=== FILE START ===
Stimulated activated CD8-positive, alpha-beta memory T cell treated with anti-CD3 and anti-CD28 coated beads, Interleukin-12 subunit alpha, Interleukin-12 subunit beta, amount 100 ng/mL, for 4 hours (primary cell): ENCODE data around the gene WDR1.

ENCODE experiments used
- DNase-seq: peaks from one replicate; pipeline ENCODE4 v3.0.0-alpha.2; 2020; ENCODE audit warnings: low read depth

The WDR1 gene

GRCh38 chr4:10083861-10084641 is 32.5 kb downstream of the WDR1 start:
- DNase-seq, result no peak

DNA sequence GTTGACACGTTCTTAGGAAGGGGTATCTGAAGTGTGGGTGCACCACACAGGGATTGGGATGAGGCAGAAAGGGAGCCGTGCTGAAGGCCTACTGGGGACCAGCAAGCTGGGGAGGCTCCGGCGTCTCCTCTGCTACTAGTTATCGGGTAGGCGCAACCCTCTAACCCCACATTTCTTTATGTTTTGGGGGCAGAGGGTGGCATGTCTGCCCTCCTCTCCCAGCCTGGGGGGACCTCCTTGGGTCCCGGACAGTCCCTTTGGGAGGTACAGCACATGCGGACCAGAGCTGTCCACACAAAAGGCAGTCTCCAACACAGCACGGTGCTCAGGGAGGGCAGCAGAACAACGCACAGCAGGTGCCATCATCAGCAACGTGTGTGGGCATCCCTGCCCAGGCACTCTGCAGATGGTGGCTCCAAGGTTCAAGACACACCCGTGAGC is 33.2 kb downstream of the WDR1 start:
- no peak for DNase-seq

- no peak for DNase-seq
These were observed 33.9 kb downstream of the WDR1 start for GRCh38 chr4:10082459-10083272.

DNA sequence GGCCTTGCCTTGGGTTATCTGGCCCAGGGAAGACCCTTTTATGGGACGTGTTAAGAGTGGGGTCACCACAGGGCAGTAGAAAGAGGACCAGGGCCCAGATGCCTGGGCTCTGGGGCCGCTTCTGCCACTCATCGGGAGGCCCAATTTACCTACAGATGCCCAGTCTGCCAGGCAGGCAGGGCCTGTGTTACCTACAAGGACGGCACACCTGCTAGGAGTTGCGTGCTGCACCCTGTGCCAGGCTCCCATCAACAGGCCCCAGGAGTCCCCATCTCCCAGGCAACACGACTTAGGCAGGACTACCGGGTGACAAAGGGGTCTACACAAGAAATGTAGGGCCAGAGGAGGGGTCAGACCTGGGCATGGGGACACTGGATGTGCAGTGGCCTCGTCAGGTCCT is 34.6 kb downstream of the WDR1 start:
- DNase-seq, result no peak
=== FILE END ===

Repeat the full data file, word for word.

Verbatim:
Stimulated activated CD8-positive, alpha-beta memory T cell treated with anti-CD3 and anti-CD28 coated beads, Interleukin-12 subunit alpha, Interleukin-12 subunit beta, amount 100 ng/mL, for 4 hours (primary cell): ENCODE data around the gene WDR1.

ENCODE experiments used
- DNase-seq: peaks from one replicate; pipeline ENCODE4 v3.0.0-alpha.2; 2020; ENCODE audit warnings: low read depth

The WDR1 gene

GRCh38 chr4:10083861-10084641 is 32.5 kb downstream of the WDR1 start:
- DNase-seq, result no peak

DNA sequence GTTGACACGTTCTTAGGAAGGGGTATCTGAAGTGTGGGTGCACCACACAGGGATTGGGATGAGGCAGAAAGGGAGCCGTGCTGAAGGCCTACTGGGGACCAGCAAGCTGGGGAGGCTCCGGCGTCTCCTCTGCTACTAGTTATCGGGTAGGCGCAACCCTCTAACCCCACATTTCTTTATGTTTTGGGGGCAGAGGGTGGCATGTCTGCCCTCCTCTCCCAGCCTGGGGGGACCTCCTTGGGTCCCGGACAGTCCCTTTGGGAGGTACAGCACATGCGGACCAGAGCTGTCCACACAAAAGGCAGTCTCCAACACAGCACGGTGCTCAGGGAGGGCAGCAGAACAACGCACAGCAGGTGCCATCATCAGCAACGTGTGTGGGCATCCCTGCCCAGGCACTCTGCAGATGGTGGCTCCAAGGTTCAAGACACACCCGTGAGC is 33.2 kb downstream of the WDR1 start:
- no peak for DNase-seq

- no peak for DNase-seq
These were observed 33.9 kb downstream of the WDR1 start for GRCh38 chr4:10082459-10083272.

DNA sequence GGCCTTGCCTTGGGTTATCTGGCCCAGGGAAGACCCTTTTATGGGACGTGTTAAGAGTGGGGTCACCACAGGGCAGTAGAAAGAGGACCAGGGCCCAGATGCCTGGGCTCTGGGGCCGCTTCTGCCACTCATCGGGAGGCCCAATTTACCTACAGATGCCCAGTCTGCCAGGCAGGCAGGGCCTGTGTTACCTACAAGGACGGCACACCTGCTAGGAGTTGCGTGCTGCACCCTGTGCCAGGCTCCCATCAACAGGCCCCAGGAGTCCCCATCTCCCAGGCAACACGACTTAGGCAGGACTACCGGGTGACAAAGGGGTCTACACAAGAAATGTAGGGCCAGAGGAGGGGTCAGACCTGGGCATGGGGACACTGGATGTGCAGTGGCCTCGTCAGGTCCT is 34.6 kb downstream of the WDR1 start:
- DNase-seq, result no peak